In response to the Memo, the Audit Committee authorized Wadler to hire Davis Polk & Wardwell to investigate his concerns. On February 20, 2013, the Chairman of the Audit Committee told Schwartz about the Memo. Two days later Schwartz informed the head of Bio-Rad’s human resources department that Wadler had “been acting a little bizarre lately” and that Schwartz might “want to put him on an administrative leave.” By March, Schwartz had become “entirely frustrated” with Wadler but believed that “he must stay in place until [an] FCPA settlement” with the government was final.
Davis Polk reported the findings of its investigation to Bio-Rad’s Board of Directors on June 4, 2013. Davis Polk found that there was “no evidence to date of any violation—or attempted violation—of the FCPA” in China. Schwartz fired Wadler three days later. Bio-Rad later paid the government a total of $55 million to resolve its investigation into FCPA issues in Vietnam, Thailand, and Russia. Nothing was paid as a result of any FCPA issues in China.
In May 2015, Wadler brought this action for compensatory and punitive damages against the Company and Schwartz. As relevant here, Wadler alleged violations of SOX and Dodd-Frank as to both Defendants, and a violation of California public policy under Tameny v. Atlantic Richfield Co., 27 Cal.3d 167, 164 Cal.Rptr. 839, 610 P.2d 1330, 1336–37 (1980) (the “Tameny” claim) against the Company only. The case proceeded to a jury trial in January 2017.
At trial, Wadler set out to prove that Schwartz fired him in retaliation for reporting alleged FCPA violations to the Audit Committee, while Bio-Rad attempted to show that Wadler was fired due to his poor performance and dysfunctional relationship with management. Bio-Rad also tried to show that Wadler wrote the Memo only because he was concerned about his job security, and that it would have been unreasonable for a general counsel in Wadler’s position to believe that the Company had violated the FCPA in China.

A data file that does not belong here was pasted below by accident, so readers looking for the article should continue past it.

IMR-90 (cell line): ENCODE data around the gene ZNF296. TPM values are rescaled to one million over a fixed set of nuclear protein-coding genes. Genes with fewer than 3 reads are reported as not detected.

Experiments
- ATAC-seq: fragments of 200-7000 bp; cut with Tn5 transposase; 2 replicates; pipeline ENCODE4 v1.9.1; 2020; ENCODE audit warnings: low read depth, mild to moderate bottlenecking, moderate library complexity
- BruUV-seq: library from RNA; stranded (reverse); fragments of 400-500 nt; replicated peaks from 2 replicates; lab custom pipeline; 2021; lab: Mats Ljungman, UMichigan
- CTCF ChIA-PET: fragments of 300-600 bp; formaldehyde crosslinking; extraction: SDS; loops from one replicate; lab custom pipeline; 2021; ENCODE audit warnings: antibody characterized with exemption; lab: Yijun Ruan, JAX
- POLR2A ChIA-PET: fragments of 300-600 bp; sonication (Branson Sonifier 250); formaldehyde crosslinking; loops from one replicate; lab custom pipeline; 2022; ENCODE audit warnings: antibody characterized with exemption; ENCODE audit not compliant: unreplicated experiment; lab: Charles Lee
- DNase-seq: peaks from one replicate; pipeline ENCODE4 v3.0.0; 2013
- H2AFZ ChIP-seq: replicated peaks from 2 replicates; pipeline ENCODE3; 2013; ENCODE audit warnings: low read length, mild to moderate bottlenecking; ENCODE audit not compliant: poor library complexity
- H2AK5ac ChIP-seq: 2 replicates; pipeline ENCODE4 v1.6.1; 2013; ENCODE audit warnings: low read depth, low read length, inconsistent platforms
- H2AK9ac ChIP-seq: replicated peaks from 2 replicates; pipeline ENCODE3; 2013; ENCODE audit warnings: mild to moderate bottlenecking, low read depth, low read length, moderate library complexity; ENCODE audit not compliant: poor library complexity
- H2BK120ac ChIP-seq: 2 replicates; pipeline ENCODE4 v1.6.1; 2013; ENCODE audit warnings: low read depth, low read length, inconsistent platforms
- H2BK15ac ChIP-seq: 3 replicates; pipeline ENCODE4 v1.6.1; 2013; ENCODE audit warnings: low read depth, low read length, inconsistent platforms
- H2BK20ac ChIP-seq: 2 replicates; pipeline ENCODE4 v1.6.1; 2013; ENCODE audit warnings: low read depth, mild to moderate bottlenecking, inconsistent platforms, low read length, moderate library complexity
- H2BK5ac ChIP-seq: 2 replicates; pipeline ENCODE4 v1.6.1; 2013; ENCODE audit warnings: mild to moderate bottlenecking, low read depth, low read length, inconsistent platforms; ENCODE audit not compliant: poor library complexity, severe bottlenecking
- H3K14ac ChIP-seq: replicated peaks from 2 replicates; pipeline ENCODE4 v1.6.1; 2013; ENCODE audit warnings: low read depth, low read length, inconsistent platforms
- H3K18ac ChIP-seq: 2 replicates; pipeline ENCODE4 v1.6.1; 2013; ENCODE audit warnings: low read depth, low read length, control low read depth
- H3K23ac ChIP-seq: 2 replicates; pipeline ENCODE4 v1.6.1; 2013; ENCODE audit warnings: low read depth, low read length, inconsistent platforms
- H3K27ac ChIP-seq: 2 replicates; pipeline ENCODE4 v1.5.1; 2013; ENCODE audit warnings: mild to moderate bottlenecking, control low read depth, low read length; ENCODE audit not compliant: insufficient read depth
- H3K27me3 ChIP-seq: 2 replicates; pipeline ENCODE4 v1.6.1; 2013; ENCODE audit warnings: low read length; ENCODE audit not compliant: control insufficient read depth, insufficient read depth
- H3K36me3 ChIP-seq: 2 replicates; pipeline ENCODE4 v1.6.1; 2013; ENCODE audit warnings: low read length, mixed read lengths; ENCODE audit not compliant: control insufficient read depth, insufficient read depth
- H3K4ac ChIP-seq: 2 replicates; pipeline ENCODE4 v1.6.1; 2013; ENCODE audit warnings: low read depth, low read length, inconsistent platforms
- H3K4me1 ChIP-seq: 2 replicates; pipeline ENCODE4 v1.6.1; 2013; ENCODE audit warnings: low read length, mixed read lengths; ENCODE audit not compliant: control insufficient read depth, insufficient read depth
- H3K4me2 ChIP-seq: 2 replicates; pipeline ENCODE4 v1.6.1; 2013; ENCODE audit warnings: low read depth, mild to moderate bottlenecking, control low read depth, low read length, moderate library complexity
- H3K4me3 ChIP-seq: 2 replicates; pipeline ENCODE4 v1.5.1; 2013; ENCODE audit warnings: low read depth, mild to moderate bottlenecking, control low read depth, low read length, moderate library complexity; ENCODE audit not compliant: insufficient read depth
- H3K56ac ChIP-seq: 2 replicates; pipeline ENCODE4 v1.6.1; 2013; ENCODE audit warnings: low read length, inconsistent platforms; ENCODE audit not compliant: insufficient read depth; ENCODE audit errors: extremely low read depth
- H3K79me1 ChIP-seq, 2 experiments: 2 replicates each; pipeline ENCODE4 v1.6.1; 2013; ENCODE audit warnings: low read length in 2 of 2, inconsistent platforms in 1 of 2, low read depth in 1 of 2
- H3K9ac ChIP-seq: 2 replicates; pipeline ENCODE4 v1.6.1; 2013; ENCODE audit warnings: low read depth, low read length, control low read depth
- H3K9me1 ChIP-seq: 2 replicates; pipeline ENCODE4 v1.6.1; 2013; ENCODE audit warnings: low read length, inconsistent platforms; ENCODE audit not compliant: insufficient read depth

At the close of trial, the judge gave several jury instructions concerning when an employee engages in “protected activity” for purposes of SOX, Tameny, and Dodd-Frank. For each of the three claims, the instructions stated that Wadler had to prove he engaged in protected activity under SOX, which in turn depended on whether he disclosed conduct that he reasonably believed violated a “rule or regulation of the” SEC. The main instruction at issue in this appeal, Instruction 21, stated that, under “the rules and regulations of the [SEC] applicable to Bio-Rad,” it is unlawful to (1) bribe a foreign official; (2) fail to keep accurate and reasonably detailed books and records; (3) knowingly falsify books and records; and (4) knowingly circumvent a system of internal accounting controls.2
The jury returned a verdict in favor of Wadler on all three claims. As to all three claims in general, the jury awarded Wadler $2.96 million in compensatory damages for past economic loss against both Defendants. The district court doubled that amount under Dodd-Frank’s doubling provision, 15 U.S.C. § 78u-6(h)(1)(C)(ii), resulting in a total award of $5.92 million plus interest against Schwartz. Because the jury also awarded Wadler $5 million in punitive damages against the Company based on the Tameny claim, the total award against the Company was $10.92 million plus interest.
Bio-Rad subsequently filed a renewed motion for judgment as a matter of law (“JMOL”) and a motion for new trial. Bio-Rad argued, inter alia, that Wadler’s disclosure of alleged FCPA violations was not protected activity under SOX because provisions of the FCPA, a statute, do not constitute SEC rules or regulations for purposes of SOX § 806. The district court denied Bio-Rad’s motions. The court concluded that the FCPA is a “rule or regulation of the SEC” for purposes of SOX because “the FCPA is an amendment to the Securities ․ Exchange Act of 1934 and is codified within it.” This appeal followed.